A cutaneous nerve contains only afferent (sensory) and postganglionic sympathetic fibers, whereas a muscular nerve contains these two types of fibers as well as efferent (motor) fibers connecting to the skeletal muscles. Thus the cutaneous and muscular nerves differ in fiber composition.
When all other anatomic features are similar, acu-reflex points associated with nerve trunks containing more nerve fibers are more likely to become sensitized than are those with fewer nerve fibers.
The afferent (sensory) fibers provide sensory receptors attached to the blood vessels, muscle fibers, muscle spindles, muscle tendons, and skin. The sensory fibers collect sensory information from all these structures.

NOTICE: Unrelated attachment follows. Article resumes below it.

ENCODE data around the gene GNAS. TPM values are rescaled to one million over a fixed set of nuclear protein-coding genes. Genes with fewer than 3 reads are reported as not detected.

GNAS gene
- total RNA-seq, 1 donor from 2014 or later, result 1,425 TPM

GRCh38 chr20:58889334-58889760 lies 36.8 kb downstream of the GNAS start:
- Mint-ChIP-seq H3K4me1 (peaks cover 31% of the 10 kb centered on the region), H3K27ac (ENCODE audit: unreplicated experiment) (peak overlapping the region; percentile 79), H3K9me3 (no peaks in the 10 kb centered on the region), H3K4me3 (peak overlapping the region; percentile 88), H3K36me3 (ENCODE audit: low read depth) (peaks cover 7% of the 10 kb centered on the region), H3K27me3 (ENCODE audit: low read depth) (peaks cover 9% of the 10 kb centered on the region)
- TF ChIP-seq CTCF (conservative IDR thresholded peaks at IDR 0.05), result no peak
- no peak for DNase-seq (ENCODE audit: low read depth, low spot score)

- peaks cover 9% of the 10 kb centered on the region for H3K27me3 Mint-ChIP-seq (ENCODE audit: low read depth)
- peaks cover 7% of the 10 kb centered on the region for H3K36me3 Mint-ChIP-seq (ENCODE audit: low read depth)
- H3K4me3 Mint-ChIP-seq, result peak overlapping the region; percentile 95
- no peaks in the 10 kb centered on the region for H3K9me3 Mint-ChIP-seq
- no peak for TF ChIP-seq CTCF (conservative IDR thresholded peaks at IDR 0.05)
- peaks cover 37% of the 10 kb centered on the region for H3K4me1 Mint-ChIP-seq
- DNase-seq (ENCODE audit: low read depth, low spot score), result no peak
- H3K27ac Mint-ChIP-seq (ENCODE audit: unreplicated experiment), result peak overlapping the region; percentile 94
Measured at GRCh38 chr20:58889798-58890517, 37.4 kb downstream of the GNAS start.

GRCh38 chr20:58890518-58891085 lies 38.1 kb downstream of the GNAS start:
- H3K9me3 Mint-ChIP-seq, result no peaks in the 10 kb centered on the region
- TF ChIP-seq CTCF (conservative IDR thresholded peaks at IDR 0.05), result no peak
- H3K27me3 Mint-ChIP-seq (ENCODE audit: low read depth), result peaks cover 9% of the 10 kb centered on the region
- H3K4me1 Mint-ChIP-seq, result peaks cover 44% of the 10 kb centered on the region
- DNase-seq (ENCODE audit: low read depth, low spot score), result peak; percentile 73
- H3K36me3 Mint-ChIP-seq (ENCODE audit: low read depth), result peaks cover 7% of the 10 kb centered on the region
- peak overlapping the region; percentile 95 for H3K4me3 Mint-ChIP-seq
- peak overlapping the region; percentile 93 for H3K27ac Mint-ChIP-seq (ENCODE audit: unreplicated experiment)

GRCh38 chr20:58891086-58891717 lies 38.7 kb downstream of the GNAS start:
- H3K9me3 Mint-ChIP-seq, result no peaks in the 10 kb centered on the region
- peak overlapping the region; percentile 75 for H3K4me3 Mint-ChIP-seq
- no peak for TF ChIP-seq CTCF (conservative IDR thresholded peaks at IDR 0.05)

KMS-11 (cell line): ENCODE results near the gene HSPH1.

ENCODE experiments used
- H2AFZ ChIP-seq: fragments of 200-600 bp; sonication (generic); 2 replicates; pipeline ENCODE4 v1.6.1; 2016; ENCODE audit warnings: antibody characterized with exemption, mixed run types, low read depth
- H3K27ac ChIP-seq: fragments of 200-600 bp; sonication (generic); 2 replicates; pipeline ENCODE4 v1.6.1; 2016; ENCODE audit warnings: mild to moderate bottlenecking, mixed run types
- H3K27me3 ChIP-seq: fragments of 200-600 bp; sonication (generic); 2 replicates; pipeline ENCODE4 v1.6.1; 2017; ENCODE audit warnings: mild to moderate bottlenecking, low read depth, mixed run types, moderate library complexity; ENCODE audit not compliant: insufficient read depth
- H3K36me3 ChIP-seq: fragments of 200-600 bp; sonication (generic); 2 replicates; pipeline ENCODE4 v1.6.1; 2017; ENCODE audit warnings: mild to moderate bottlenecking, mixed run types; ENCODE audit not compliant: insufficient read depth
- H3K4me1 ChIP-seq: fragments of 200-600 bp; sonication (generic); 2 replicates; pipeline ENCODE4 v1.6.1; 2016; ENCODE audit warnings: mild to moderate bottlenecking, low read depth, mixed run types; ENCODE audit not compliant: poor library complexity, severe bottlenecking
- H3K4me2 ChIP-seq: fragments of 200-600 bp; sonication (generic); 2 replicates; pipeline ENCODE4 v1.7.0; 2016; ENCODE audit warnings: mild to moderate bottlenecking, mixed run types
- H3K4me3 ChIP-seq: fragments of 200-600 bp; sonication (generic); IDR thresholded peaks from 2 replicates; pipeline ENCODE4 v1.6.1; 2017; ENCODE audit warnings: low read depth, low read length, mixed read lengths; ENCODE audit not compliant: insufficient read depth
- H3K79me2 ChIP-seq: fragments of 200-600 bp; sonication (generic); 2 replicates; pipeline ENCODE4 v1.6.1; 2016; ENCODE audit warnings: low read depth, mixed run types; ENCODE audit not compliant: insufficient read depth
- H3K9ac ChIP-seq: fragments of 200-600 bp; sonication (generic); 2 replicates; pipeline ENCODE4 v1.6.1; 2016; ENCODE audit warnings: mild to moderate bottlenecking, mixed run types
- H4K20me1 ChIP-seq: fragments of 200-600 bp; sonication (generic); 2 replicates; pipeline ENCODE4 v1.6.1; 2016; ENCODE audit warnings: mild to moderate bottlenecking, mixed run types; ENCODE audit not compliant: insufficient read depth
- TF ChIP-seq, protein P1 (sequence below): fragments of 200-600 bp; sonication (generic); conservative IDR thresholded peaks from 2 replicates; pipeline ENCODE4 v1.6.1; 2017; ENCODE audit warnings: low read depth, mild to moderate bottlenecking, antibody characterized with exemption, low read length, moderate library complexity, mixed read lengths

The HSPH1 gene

The efferent (motor) fibers innervate skeletal muscles and smooth muscles. The postganglionic sympathetic fibers innervate glands in the skin and internal organs. The motor fibers activate muscle contraction, and the sympathetic fibers control the activities of the glands and internal organs.
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This ebook provides an introductory explanation of the workings of the human body, with an effort to draw connections between the body systems and explain their interdependencies. A framework for the book is homeostasis and how the body maintains balance within each system. This is intended as a first introduction to physiology for a college-level course.